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Shylock financial malware back 'with a vengeance'

Trusteer, a Boston-based in-browser web security vendor, issued a warning this week about the return "with a vengeance" of "Shylock," a polymorphic financial malware variant the company discovered last September that is now showing up again in end-user machines.

It is aimed primarily at global financial institutions. Trusteer code-named it Shylock because, "every new build bundles random excerpts from Shakespeare's 'The Merchant of Venice' in its binary," according to a blog post by Trusteer CTO Amit Klein.

"These are designed to change the malware's file signature to avoid detection by anti-virus programs," wrote Klein.

In an interview, Klein said there are hints in Shylock terminology to suggest it is coming from Russia or the Ukraine. But who is involved and exactly where it is coming from remain unknown. "These are very difficult to track," he said.

Klein said the authors of the malware are "running a surgical operation" aimed at specific targets -- a dozen or so large banks, some payment card providers and several web mail providers. Shylock amounts to, "customized financial fraud capabilities for the malware, including an improved methodology for injecting code into additional browser processes to take control of the victim's computer," according to Trusteer.

So far, while it does not appear to have caused widespread damage, Klein said Trusteer has received some reports from banks regarding compromised machines where fraud took place before they cleaned them.

And he suspects the reason Shylock has not been seen much in recent months is because it has been under development and improvement.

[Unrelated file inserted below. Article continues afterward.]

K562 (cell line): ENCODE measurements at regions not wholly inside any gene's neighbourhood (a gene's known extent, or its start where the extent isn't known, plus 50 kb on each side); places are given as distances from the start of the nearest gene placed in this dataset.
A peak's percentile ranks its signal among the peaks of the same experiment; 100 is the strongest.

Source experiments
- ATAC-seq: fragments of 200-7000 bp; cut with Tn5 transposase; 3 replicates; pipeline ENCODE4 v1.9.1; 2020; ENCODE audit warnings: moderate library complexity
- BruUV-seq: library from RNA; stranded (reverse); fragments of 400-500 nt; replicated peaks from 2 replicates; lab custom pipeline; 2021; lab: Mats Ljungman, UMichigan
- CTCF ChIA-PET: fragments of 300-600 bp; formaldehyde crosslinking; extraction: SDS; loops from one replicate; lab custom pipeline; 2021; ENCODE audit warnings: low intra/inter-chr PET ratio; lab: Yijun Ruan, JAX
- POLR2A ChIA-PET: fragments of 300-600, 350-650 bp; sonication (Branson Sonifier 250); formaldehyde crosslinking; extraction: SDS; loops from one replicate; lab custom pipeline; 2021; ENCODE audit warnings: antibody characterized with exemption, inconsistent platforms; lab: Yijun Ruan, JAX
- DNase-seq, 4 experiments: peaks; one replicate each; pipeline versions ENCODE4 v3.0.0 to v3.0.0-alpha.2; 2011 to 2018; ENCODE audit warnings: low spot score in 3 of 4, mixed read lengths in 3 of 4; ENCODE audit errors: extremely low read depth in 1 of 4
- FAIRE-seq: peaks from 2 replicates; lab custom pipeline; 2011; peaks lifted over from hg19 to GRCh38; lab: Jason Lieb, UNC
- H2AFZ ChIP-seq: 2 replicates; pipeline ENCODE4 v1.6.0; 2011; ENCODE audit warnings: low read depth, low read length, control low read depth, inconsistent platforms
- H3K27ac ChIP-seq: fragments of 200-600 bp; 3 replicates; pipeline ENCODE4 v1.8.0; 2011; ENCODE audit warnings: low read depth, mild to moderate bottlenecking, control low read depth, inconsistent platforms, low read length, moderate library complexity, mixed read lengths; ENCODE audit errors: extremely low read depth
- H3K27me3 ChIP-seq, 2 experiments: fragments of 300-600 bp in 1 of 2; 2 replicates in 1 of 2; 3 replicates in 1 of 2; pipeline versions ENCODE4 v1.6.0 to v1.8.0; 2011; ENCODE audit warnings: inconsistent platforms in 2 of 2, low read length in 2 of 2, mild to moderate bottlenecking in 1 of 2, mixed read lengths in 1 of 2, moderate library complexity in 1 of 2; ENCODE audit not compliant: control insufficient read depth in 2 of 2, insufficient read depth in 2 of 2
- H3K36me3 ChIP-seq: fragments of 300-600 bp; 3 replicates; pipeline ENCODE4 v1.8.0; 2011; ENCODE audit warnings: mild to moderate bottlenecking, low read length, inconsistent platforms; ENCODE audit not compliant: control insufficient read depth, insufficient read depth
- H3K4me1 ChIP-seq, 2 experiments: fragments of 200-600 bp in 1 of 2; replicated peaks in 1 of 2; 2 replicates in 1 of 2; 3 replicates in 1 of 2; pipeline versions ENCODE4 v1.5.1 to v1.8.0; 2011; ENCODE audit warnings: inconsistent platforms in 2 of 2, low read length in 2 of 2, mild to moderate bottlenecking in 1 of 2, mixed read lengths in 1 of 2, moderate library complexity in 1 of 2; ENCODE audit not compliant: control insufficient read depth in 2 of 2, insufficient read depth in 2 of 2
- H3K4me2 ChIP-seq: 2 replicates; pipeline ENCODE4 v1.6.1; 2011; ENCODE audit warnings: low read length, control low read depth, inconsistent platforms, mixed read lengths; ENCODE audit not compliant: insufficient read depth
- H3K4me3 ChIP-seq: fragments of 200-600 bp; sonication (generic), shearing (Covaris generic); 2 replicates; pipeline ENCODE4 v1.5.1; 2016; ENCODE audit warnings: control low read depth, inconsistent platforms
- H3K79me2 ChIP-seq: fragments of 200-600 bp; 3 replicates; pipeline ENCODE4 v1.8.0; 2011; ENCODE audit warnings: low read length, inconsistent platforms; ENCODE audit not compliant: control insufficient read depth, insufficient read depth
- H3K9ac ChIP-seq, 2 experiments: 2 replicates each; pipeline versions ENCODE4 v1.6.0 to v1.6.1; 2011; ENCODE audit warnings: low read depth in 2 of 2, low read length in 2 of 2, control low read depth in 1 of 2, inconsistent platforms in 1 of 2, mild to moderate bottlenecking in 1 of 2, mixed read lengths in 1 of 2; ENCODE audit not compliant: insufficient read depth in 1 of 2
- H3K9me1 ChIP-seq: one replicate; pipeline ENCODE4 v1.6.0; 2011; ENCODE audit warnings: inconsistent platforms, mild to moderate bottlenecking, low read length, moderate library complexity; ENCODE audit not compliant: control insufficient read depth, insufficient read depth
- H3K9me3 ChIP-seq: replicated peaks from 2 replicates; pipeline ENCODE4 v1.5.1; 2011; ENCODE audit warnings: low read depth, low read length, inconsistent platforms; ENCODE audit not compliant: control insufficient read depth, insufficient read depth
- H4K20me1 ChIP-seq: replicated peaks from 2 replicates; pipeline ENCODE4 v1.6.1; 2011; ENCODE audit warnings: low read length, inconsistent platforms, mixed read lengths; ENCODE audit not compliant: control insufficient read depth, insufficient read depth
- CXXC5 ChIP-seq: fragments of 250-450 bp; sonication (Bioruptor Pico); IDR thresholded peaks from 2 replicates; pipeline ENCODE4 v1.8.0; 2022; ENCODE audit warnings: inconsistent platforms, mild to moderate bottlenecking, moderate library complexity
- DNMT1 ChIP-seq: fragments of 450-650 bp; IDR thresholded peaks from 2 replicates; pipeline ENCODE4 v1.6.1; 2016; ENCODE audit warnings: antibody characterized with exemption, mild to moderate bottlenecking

"It is malware in progress," he said. "They keep throwing in new features, and perhaps have decided it's stable enough to distribute."

Klein said Shylock is distinguished by, "its ability to almost completely avoid detection by anti-virus scanners after installation, (using) a unique three-step process."

First, it doesn't run as a separate process, but embeds itself within applications running on a machine. Second, once it detects anti-virus scanning, it deletes its own files and registry entries, and remains active only in memory. That would normally mean it could not survive a system shutdown/reboot. But, Klein says, that is where its third capability comes in -- to hijack the Windows shutdown.

"It hooks into the Windows shutdown procedure and reinstates the files and registry keys (previously removed) just before the system is completely shut down and after all other applications are closed (including anti-virus)," he said.

Beyond that, Klein said Shylock is "pretty sophisticated" malware that not only has its own HTML language, "but appears to have a converter that can take Zeus or SpyEye and turn it into its own format."

Trusteer said machines running its primary product, Rapport, designed to help online banks, brokerages, and retailers secure the consumer desktop from financial malware attacks and fraudulent websites, are not vulnerable to Shylock. Klein said machines already infected can get rid of it by installing Rapport. About the only other way to eliminate a Shylock infection, if the machine does not have an internal battery, is to unplug its power source. But that will also clean the memory.

"If you unplug the computer and force a brutal shutdown, the memory will be reset and Shylock will be gone," Klein said. "But Windows is going to whine a bit when it wakes up next. It's tricky to turn off a computer in this way, and you can't be sure it will restart properly."

Read more about malware/cybercrime in CSOonline's Malware/Cybercrime section.


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